Kyrgyzstan and the Cost of Not Supporting Democracy
During the Bush administration, as democracy assistance evolved from being a relatively uncontroversial U.S. policy with bipartisan support to a controversial policy associated with the neoconservative agenda, academics, journalists and others hastened to identify the political costs of doing democracy work. Critics of democracy assistance argued that encouraging elections too quickly in war torn countries could exacerbate ethnic tensions and ensure greater instability. Others argued that more democracy would bring anti-American leaders to power, particularly in Muslim countries, while still others argued that for poor unstable countries, stability, security and economic development should all be higher priorities than democracy.
While many of these arguments tended to be based upon straw man understandings of democracy or a conflation of democracy assistance with elections which belied the broader policy, the basic arguments are important and cannot be easily dismissed. To deny that there is a political cost to doing democracy work and a political risk associated with that work would be foolish. However, it would be equally foolish to deny that there is a political cost and risk associated with not doing democracy work.
This has been made very clear by recent events in Kyrgyzstan which have not so much caught the U.S. by surprise, but caught the U.S. without a lot of options. Bakiev’s Kyrgyzstan was one of the few places in the world where the U.S., under both Bush and Obama, applied a textbook Cold War approach. The Bakiev regime was supported despite its authoritarian excesses because Kyrgyzstan was a valuable ally due to the Manas Air Force Base which, for a handsome fee, the regime allowed the U.S. to use to transport materials and troops to Afghanistan. Bakiev had come to power in a Color Revolution, but the U.S. did not even try, after the first few years, to justify support for Kyrgystan on its flimsy democratic credentials. Everybody, including the Kyrgyz opposition, understood why the U.S. supported the regime.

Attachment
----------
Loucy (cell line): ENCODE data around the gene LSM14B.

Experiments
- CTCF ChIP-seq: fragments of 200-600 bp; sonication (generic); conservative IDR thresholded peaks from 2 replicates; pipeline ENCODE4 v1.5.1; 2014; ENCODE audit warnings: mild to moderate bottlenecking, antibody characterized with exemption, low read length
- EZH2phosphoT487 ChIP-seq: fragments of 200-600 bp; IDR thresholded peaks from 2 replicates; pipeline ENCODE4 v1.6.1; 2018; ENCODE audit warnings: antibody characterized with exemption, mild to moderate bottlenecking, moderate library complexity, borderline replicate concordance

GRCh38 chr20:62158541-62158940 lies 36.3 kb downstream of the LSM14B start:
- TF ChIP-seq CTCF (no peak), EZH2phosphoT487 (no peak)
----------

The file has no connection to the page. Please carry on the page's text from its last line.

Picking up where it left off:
The decision by the U.S. to effectively end meaningful efforts to support Kyrgyz democracy sometime in 2006-2007, is coming back to haunt the U.S. today. Through its Kyrgyzstan policy, the U.S. put itself in the awkward and predictably unsustainable position of supporting an authoritarian regime in one country as part of an effort to cultivate democracy in Afghanistan, which is only a few hundred miles from Afghanistan.
The anger in the streets of Bishkek during the last few weeks was aimed primarily at the Bakiev regime, but much of it may, indirectly have been aimed at the U.S. as well. Opposition leaders, including interim President Roza Otunbayeva, had spent a great deal of time trying to persuade the west, and most importantly the U.S., of the need to support democracy and help create space for political opposition in Kyrgyzstan. These appeals went unheeded by a U.S. policy in Kyrgyzstan which had become myopically focused on Manas.
Now the regime in Kyrgyzstan has changed again. It is not at all clear whether this will move the country closer to democracy or if five years from now angry demonstrators will throw these new leaders out of office. It is clear, however, that the failure of the U.S. to confront Bakiev’s authoritarian nature has not won them any additional influence among the new Kyrgyz leadership-in whose hands, it is not much of an exaggeration, may now be the future of the entire U.S. war effort in Afghanistan.